The biggest names in the Canadian hotel industry came together under one roof last week at the 2017 Western Canadian Lodging Conference, held at the Fairmont Waterfront Vancouver. The one-day event was packed with back-to-back panels, running from 8 a.m. to 5 p.m.
To kick off the day, Susie Grynol, president of the Hotel Association of Canada, gave a warm welcome to the crowd from the big screen, as she could not attend the conference in person. Among her updates, Grynol shared that she is working with the government of Canada to improve labour shortages and more will be announced about the initiative soon. “I want to encourage you to get involved,” she said. “Go to fairrules.ca and send a pre-populated letter to your MP.” She concluded with a ‘thank you’ to the audience. “Thank you for being innovators and for building exceptional hotels. Thank you for hiring thousands of people across the country. It is a privilege to represent this country. Have a great conference.”
The event’s first presenters, HVS managing director and partner, Carrie Russell and CBRE Hotels VP, Scott Duff provided an in-depth update on the 2017 financial performance of hotels in Western Canada. The overall trend showed a strong B.C. and Manitoba and a slowly recovering Alberta, but a deeply troubled Saskatchewan, where RevPAR dropped by nearly 5.9 per cent. As a nation, however, 2017 has proved to be a record-breaking year. For the first time, national RevPAR will exceed $100 — poised to grow more than seven per cent by the end of the year — Russell announced. It marks the largest increase in the cycle and the eighth-consecutive year of growth. Russell attributed several factors to this year’s impressive numbers, including Canada’s 150th anniversary, the continuing strength of the Canadian dollar and tourists’ enduring perception of Canada as a friendly and welcoming destination. “The U.S. tone and policy is really driving people into the Canadian market,” said Russell. “We’re seeing U.S. traffic up, four per cent; European traffic is up by almost two per cent; and Asian traffic has increased by 7.8 per cent. Mexico is up a whopping 51 per cent as Mexican travellers who want to take a vacation outside the country are not seeing the U.S. as a very welcoming place right now.” Looking ahead to 2018, continued supply growth is expected with a projected increase from half of a per cent in 2017 to one per cent in 2018.
Next on stage, Lorne Burns, partner at KPMG LLP, moderated an impressive panel of speakers on the topic of investing in Canada. Panelists included Curtis Gallagher, SVP of Hotel Investments at Cushman & Wakefield Ltd.; Dr. Azim Jamal, CEO and co-founder of Pacific Reach Properties; Jonathan Korol, president of SilverBirch Hotels & Resorts; Bobby Wang from McCarthy Tétrault LLP; and Benjamin Walter, director at Aareal Bank. The speakers had a chance to share what each was currently working on and what his focus will be, going forward. Asked the hypothetical question of how he’d invest $500 million today, Azim Jamal answered, “I’d park 25 per cent in what I call proxies for cash — instruments that earn me a little bit of yield but are accessible if I face a problem. The rest of it, I would deploy in hard assets in Canada and select U.S. markets. I’d split that 50/50 because we’ve found there are markets in the U.S. that have very good prospects of becoming winners in five-plus years.” Gallagher, on the other hand, suggested partnering with developers to invest in new hotels. “Developers have the best locations in all of the markets,” he said. “Find your way to invest in a hotel.”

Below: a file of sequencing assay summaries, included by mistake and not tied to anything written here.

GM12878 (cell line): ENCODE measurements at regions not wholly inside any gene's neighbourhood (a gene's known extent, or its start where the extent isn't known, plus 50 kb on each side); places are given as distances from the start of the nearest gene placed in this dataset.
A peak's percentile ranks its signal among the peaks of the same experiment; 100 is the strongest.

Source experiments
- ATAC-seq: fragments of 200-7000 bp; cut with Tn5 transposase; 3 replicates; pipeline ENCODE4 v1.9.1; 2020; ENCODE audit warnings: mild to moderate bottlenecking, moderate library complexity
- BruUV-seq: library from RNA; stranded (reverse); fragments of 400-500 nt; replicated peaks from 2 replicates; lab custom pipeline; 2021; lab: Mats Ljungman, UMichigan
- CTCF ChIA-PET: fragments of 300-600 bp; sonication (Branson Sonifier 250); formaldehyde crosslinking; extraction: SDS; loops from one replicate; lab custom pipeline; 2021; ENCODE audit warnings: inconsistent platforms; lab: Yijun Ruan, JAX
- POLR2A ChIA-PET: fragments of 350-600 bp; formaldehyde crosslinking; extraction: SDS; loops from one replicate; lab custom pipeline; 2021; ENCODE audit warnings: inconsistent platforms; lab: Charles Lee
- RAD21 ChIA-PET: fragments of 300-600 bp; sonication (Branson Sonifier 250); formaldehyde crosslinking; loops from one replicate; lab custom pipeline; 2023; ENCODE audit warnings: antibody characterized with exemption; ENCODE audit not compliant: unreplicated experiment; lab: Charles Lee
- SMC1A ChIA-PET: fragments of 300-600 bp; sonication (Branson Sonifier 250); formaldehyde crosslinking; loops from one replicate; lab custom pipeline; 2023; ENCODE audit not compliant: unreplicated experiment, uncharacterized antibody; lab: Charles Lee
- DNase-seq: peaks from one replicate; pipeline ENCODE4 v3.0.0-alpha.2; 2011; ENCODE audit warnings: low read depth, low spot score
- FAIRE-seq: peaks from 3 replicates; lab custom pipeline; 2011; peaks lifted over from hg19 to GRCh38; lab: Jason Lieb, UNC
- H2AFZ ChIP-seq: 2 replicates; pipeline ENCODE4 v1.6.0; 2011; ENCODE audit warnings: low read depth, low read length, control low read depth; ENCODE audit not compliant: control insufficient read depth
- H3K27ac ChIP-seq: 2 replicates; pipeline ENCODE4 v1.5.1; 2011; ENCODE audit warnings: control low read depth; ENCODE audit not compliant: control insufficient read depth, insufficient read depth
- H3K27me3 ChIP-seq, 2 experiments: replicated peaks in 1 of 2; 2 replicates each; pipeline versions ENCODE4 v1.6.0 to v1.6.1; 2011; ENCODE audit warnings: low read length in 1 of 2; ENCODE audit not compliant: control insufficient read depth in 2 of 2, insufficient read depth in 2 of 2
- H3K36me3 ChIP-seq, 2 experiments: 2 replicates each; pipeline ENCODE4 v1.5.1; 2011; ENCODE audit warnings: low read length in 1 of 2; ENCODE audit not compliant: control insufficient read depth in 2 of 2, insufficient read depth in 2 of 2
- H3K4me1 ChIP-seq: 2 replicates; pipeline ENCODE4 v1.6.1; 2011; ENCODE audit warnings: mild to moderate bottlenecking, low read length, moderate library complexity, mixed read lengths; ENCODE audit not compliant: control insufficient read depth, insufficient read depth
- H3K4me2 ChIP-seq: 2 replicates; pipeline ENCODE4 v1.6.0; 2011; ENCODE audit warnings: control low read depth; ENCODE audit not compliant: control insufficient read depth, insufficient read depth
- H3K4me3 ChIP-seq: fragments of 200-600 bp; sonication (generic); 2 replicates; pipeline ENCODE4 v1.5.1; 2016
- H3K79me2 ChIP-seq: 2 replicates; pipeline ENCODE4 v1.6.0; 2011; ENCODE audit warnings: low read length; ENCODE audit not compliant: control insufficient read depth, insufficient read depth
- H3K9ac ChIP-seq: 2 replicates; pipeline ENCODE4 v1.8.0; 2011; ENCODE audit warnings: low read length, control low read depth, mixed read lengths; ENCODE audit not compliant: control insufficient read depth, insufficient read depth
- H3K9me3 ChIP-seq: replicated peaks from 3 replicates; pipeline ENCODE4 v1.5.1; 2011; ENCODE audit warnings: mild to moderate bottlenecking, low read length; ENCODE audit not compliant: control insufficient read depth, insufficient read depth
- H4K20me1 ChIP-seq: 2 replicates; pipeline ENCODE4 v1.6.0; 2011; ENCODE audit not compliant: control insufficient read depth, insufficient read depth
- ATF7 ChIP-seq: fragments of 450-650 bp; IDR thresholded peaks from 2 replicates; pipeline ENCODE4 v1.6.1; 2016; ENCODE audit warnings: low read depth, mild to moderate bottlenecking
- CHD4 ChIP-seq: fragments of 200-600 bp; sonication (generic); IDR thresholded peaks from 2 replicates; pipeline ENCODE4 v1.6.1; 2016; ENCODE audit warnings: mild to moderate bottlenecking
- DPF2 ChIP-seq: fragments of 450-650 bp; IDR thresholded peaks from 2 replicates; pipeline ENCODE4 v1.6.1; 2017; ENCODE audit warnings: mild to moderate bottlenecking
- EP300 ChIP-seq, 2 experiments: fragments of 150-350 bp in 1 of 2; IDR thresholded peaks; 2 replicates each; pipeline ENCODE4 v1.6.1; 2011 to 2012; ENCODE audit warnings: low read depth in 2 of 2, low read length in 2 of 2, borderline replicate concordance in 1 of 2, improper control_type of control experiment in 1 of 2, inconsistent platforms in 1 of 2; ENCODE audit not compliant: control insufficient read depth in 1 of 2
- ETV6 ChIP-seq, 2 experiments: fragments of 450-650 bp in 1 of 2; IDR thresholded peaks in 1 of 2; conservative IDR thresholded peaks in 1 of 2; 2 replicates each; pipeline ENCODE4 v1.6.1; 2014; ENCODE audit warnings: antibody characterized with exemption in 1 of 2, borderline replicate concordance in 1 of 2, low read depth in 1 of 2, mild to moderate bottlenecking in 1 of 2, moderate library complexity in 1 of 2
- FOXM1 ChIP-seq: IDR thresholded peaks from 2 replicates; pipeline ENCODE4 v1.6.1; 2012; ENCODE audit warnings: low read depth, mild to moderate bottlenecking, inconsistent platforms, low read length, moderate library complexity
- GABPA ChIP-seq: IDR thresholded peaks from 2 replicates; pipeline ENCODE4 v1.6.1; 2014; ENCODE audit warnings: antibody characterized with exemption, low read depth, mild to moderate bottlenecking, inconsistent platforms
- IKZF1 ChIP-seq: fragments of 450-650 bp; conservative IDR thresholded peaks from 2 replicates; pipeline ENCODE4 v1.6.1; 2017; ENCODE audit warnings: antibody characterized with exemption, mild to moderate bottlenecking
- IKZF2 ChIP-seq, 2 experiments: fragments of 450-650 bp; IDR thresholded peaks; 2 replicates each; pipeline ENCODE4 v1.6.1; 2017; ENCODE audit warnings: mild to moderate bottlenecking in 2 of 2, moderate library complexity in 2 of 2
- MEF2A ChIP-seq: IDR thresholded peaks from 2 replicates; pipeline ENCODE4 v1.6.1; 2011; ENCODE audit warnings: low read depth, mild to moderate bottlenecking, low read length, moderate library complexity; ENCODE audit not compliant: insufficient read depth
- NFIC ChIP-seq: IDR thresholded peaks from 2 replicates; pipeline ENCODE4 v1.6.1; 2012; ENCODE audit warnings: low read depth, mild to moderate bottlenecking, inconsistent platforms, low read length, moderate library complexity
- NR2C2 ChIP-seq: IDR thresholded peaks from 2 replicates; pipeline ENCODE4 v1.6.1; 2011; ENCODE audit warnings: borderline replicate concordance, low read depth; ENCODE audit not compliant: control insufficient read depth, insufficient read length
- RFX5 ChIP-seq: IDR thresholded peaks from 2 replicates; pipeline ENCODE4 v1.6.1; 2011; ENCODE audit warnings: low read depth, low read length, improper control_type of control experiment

The first half of the day concluded with another panel of superstars from the hospitality sector taking the stage to discuss the ins and outs of buying and selling properties — exploring difficult questions such as, whether to sell a property or hold and renovate, best ways to approach a sale from both the buyer’s and the seller’s perspective and legal complications to look out for. David Larone of CBRE Hotels moderated the discussion. Speakers included Carolyn Genest of d3h Hotels; Ron Mundi, Mundi Hotel Enterprise Inc.; Ryan Pomeroy, Pomeroy Lodging LP; and Barry Remai, Remai Hospitality Group. The audience was kept entertained for the full hour by Pomeroy’s characteristically witty remarks and humorous anecdotes. On a more serious note, however, Pomeroy shared his view on Saskatchewan’s future. “I’m interested in places that don’t look so good,” he shared. “So I’d be interested in Saskatchewan right now. I’m a believer that not every market is going to be bad forever. You can’t time how long they’re going to be bad or good for, but that change is inevitable.” Gallagher chimed in on the sentiment by pointing to Alberta’s resurgence since 2016. “Alberta is going to recover,” he said. “And when it does, there is going to be a ton of opportunity for both people who want to exit and enter the Industry. The initial return might not be that great but, once the market is on turn, you’ll have an opportunity to have a great long-term asset.”